Sleepless in Seattle is currently playing on Lifetime, and because I've decided to be a total lady cliche today, I'm watching it. I've probably seen it 20 times, and the more I watch it, the creepier it gets.

Almie Rose at Apocalypstick rrecently wrote a piece arguing that society only finds the elaborate gestures of men romantic: "when women try to be romantic it's seen as desperate, strange, and sometimes even creepy. Imagine every romantic comedy. Now flip the genders of the two leads. At some point wouldn't the audience think of the lead women, "Oh my God girl, let him go. People think you're a stalker. He's just not that into you."

Rose has a point: watching Sleepless in Seattle is the perfect example of this gender-flip scenario, as Meg Ryan's character, Annie, is a legit stalker who uses her job as an excuse to track down Tom Hanks' character, whom she heard on the radio—going so far as to hire a private detective and show up outside of Hanks' house, uninvited, just to get close to him. (The re-cut trailer attached to this post illustrates the horror film potential perfectly.) She is completely obsessed with Hanks' character, based only on hearing him and his son speak on the radio, and though 95% of the time, while watching this movie, I can overlook it and just submit to the romcom fantasy of it all, there's always that other 5% screaming, "Why is she at his house?! Why is she looking him up at work!? Why is she going to meet a total stranger on top of the Empire State Building? She's crazy!" If Tom Hanks was the one doing these things in an attempt to track down Meg Ryan and her daughter, we'd probably see the "Sleepless in Seattle" title as a bloody, scary mess: she's sleepless because there is a psycho out there who thinks they're meant to be together because he heard her talk about love on the radio.

Rose asks a very interesting question in her piece: "For women, where is the line between being romantic and coming off as desperate?" It depends, I suppose, on the point of view of the recipient of such romantic gestures. We are so trained by the the over-the-top romances portrayed in films to believe that elaborate declarations of love are not only normal, but expected, though at times we don't hold realistic expectations of what those elaborate gestures might look like to the person being presented with them.

I had a boyfriend in high school who was constantly giving me things and hiding presents in my locker and attempting to impress me with flashy shows of money, which always made me feel weird and obligated and turned off, though I think to him, it was simply a means of trying to be "romantic" in the typical Hallmark consumer-driven sense. Roses! Chocolates! Cards with sweeping poetry! It was all too much. I'd reciprocate with love letters that—at the time—I thought were terribly romantic, but in retrospect I view as really obsessive and creepy and intense. We were both in love with romance, though we didn't share a view of what romance actually was, and we kept missing each other by attempting to impress—and perhaps push upon—our idea of love as we gathered it from various fictional sources.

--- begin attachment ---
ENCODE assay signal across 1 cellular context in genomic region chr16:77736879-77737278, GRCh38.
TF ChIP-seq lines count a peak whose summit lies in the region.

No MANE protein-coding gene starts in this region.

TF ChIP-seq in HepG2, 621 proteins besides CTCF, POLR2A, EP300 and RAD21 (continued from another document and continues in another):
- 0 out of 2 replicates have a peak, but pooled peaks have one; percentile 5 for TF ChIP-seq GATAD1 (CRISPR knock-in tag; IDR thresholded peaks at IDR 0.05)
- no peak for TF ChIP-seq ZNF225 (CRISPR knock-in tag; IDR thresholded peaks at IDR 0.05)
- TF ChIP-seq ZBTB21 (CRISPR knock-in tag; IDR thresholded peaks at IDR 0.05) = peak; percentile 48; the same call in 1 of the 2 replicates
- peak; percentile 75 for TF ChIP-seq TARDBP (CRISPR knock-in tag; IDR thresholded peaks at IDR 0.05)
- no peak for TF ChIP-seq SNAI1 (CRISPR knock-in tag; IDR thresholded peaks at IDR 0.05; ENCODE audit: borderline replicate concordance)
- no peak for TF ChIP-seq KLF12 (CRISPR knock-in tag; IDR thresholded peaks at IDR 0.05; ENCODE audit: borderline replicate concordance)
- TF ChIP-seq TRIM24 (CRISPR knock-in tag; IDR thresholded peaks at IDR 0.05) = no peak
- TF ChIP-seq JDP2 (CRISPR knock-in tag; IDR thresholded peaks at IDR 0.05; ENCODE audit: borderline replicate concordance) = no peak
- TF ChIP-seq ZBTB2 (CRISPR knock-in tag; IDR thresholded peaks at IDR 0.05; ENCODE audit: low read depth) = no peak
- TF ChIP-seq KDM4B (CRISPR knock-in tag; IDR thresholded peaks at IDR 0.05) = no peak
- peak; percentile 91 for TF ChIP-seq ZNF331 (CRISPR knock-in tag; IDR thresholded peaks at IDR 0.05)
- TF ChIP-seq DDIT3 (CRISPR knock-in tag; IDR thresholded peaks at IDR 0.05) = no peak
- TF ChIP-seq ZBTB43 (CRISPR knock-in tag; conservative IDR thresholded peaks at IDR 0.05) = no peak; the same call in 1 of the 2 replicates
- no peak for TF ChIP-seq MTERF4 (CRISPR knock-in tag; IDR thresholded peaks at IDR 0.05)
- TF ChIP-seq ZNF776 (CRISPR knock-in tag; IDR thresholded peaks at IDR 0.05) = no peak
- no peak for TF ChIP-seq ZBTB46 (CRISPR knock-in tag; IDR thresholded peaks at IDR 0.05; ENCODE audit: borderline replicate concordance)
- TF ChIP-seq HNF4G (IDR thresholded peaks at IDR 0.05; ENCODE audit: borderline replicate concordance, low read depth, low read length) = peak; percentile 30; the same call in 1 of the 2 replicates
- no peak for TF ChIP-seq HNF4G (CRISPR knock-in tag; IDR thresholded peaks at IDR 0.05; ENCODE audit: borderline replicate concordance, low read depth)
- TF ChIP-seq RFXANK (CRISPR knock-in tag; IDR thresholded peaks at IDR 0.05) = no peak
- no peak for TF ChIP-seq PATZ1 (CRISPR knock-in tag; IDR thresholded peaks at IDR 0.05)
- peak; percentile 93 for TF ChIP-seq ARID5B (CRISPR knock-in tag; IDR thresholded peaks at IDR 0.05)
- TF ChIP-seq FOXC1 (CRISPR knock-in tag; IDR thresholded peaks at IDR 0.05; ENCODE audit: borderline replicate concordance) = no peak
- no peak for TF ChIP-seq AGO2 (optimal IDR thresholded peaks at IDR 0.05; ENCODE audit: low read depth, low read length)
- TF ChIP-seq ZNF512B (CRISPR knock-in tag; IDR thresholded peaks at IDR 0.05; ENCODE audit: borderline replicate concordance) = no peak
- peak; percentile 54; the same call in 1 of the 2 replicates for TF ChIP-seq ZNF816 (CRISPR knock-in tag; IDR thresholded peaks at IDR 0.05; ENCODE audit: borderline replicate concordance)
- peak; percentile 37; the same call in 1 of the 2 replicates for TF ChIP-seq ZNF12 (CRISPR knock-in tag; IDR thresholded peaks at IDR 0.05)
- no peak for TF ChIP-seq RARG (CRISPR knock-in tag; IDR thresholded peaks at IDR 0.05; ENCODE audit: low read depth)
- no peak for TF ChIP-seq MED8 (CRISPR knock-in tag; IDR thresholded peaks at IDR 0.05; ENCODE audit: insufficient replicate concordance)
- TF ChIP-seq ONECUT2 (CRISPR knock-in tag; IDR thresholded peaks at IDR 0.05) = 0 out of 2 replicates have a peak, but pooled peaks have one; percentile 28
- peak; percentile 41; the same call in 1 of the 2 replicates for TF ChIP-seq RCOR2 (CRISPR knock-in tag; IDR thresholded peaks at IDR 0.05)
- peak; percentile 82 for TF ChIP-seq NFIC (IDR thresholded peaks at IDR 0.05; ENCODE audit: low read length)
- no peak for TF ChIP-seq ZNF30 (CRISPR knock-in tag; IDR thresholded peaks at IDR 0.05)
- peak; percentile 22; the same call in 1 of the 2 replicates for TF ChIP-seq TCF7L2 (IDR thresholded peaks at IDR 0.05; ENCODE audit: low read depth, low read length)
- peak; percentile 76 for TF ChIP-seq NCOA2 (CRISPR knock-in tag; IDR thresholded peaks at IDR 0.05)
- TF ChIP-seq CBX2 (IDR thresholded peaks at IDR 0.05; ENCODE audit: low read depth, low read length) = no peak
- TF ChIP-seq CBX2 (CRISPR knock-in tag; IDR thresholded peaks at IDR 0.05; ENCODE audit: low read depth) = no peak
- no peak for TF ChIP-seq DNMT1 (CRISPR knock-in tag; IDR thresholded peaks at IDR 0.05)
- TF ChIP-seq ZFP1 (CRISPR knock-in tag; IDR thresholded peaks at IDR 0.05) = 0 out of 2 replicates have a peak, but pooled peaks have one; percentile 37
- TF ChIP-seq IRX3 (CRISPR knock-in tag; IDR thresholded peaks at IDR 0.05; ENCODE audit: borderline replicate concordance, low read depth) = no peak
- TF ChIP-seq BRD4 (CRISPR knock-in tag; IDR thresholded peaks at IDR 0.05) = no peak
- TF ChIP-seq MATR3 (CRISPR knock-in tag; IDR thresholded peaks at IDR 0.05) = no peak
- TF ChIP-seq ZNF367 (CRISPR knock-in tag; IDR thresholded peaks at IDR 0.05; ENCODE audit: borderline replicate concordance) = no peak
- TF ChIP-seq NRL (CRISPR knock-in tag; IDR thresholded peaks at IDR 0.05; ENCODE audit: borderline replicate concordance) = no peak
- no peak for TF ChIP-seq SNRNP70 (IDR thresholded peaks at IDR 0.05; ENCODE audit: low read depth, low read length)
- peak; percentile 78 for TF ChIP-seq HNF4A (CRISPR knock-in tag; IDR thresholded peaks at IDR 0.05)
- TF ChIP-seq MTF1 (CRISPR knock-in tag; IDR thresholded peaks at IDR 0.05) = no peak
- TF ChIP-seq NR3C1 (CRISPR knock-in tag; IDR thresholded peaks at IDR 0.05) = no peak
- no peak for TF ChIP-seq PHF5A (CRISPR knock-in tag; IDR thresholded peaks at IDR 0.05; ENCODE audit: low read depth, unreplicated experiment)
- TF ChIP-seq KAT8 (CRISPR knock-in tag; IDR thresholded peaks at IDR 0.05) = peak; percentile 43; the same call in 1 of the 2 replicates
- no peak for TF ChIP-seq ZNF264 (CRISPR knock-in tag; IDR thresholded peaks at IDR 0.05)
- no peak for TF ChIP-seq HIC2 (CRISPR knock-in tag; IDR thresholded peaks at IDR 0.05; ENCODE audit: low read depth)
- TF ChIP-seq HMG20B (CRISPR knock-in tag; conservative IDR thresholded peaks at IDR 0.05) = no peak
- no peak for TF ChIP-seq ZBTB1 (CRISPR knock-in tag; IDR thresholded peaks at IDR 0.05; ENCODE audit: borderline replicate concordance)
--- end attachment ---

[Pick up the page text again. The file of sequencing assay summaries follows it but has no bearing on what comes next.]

It's strange to watch a romantic film you've always loved when your mind is in a different place: when you are in love with a certain type of romance, all you see is the adoration between say, Edward and Bella, or Meg Ryan and Tom Hanks, and it becomes easy to dismiss the creepy undertones that lie beneath the romantic overtones. I can still enjoy Sleepless in Seattle as escapism 95% of the time, though there are certain days where I'll flip by it and mutter something about Meg Ryan being "kind of creepy" without a second thought.

The reality is that most romantic gestures seen in films don't translate too well to real life; they're cinematically sound, but in attempting to replicate them in reality, one has to take a realistic view of the situation. Meg Ryan can dreamily stalk Tom Hanks and his kid because it's fiction, it's just a movie, but attempting to do the same in real life will most likely end with one person in prison. We look to those overblown portrayals of romance because they're so insanely fictional: they are our own romantic histories blown up to poster size and shot through with steroids, a loud stage production of the quietest and sweetest moments of our lives. Nobody wants to see those moments on the screen, as, in a way, they are too personal to give away to everyone: it's the scene on the top of the Empire State Building that we look for, the grand, sweeping gesture that gives us the kind of warm feeling that makes us forget the truth of love, the difficulties, the darker times, the things everyone goes through in order to get the happy ending they're after.

Bad Romance [Apocalypstick]